Convex Hull is a geographical model that uses the location of known occurrences and predicts that a species can be present within a spatial convex hull around these occurrence points. A convex hull is the smallest polygon that you can draw around the occurrence points enclosing all occurrence points. For any two points, the line between these two points has to fall completely within the convex.
This model does not use the input of environmental variables to predict the distribution of a species.
The International Union for Conservation of Nature (IUCN) uses the convex hull method to estimate the extent of occurrence for species, with the adaptation that large areas with obvious unsuitable habitat (such as ocean for terrestrial species) are excluded. Species are considered to be critically endangered if the extent of occurrence is <100 km², endangered when the extent of occurrence is <5,000 km², and vulnerable when the extent of occurrence is <20,000 km².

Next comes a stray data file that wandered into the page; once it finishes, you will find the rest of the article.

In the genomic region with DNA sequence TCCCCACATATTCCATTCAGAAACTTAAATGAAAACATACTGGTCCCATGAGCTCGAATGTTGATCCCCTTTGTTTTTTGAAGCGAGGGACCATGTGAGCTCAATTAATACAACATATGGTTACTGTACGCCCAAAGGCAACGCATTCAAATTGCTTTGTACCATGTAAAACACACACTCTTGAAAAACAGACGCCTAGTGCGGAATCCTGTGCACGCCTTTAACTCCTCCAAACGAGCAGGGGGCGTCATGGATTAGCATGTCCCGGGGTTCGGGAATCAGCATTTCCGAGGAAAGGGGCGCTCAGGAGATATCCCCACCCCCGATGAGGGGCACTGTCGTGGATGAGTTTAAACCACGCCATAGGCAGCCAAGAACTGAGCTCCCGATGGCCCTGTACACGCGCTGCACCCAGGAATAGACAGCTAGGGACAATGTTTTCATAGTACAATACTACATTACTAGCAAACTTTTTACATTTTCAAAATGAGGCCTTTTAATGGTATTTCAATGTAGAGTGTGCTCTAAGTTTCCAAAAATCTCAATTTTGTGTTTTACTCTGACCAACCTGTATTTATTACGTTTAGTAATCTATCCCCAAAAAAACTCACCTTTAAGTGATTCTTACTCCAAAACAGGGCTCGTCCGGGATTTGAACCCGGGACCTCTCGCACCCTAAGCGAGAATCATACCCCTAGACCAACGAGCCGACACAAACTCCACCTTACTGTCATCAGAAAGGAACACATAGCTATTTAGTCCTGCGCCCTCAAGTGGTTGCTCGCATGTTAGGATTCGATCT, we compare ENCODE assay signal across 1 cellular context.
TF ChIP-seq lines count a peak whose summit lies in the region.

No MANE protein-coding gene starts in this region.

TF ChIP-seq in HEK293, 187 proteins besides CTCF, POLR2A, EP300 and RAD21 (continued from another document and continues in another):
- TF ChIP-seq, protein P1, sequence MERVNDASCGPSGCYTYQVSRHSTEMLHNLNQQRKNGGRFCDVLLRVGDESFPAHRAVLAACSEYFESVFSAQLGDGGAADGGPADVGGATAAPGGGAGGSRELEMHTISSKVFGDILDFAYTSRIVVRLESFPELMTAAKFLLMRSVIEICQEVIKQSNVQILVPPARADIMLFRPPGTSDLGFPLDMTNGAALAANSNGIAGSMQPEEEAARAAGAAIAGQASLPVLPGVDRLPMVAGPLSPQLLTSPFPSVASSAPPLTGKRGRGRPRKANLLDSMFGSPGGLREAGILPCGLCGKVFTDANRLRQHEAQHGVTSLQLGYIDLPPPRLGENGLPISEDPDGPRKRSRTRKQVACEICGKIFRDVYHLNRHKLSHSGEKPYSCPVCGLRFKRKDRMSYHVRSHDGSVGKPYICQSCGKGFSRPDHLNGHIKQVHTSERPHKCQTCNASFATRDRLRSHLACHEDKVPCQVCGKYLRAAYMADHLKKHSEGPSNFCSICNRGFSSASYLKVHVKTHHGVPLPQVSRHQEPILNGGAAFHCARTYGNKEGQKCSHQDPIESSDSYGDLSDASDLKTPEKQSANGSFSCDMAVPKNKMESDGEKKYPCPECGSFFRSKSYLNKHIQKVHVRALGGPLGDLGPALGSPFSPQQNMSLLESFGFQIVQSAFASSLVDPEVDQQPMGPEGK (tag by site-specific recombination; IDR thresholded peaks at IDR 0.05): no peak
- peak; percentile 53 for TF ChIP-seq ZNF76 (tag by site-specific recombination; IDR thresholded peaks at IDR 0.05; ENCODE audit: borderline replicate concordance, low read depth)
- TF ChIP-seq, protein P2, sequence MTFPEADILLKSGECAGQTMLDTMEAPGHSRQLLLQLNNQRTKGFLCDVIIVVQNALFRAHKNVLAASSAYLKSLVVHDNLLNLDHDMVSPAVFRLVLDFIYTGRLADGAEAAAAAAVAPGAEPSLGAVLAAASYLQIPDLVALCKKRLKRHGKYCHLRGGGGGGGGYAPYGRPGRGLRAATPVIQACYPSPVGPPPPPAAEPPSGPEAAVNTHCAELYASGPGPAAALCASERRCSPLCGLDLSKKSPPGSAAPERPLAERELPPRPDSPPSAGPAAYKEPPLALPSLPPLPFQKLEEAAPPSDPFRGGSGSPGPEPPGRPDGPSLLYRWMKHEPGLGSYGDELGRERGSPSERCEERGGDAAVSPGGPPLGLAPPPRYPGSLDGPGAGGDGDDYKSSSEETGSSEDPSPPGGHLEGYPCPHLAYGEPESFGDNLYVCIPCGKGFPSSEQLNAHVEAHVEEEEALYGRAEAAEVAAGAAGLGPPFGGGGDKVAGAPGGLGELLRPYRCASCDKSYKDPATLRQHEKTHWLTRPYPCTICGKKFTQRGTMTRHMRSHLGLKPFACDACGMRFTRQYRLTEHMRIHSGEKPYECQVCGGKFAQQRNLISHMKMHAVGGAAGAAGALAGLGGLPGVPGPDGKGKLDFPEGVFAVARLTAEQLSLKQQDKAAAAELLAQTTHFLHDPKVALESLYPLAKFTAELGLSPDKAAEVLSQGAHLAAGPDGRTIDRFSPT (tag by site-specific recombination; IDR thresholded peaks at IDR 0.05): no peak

- Simple and easy to interpret
- Presence only model, no absence data needed
- Does not use environmental variables to predict species occurrence
- Likely to overestimate species range; increased bias with an increased number of occurrences
Requires absence data
BCCVL uses the ‘dismo’ package. There are no configuration options for this algorithm.
Burgman MA, Fox JC (2003) Bias in species range estimates from minimum convex polygons: implications for conservation and options for improved planning. Animal Conservation, 6(01), 19-28.
Hijmans RJ, Elith J (2015) Species distribution modeling with R.
- IUCN (2012) Red list categories and criteria. Version 3.1, 2nd edition.